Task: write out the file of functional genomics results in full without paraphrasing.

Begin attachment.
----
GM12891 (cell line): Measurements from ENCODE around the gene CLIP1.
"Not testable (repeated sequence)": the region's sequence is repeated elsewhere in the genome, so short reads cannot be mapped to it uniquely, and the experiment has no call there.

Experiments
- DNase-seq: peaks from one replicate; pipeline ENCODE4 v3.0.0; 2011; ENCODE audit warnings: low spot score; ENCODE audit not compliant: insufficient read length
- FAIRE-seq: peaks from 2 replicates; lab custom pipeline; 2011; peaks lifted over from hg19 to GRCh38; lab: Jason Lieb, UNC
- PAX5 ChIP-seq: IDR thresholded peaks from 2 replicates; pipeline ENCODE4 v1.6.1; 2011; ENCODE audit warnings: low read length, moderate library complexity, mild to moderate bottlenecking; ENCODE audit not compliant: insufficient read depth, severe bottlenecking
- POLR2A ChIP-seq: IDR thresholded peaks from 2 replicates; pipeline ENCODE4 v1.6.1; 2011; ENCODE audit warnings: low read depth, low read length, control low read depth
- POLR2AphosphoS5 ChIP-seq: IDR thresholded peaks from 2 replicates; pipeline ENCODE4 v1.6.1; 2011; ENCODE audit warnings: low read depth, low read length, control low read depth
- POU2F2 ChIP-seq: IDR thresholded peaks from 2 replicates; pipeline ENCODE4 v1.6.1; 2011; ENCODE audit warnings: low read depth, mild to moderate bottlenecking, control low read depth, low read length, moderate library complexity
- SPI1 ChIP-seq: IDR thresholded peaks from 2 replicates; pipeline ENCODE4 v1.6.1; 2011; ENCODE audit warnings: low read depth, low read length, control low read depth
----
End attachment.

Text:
GM12891 (cell line): Measurements from ENCODE around the gene CLIP1.
"Not testable (repeated sequence)": the region's sequence is repeated elsewhere in the genome, so short reads cannot be mapped to it uniquely, and the experiment has no call there.

Experiments
- DNase-seq: peaks from one replicate; pipeline ENCODE4 v3.0.0; 2011; ENCODE audit warnings: low spot score; ENCODE audit not compliant: insufficient read length
- FAIRE-seq: peaks from 2 replicates; lab custom pipeline; 2011; peaks lifted over from hg19 to GRCh38; lab: Jason Lieb, UNC
- PAX5 ChIP-seq: IDR thresholded peaks from 2 replicates; pipeline ENCODE4 v1.6.1; 2011; ENCODE audit warnings: low read length, moderate library complexity, mild to moderate bottlenecking; ENCODE audit not compliant: insufficient read depth, severe bottlenecking
- POLR2A ChIP-seq: IDR thresholded peaks from 2 replicates; pipeline ENCODE4 v1.6.1; 2011; ENCODE audit warnings: low read depth, low read length, control low read depth
- POLR2AphosphoS5 ChIP-seq: IDR thresholded peaks from 2 replicates; pipeline ENCODE4 v1.6.1; 2011; ENCODE audit warnings: low read depth, low read length, control low read depth
- POU2F2 ChIP-seq: IDR thresholded peaks from 2 replicates; pipeline ENCODE4 v1.6.1; 2011; ENCODE audit warnings: low read depth, mild to moderate bottlenecking, control low read depth, low read length, moderate library complexity
- SPI1 ChIP-seq: IDR thresholded peaks from 2 replicates; pipeline ENCODE4 v1.6.1; 2011; ENCODE audit warnings: low read depth, low read length, control low read depth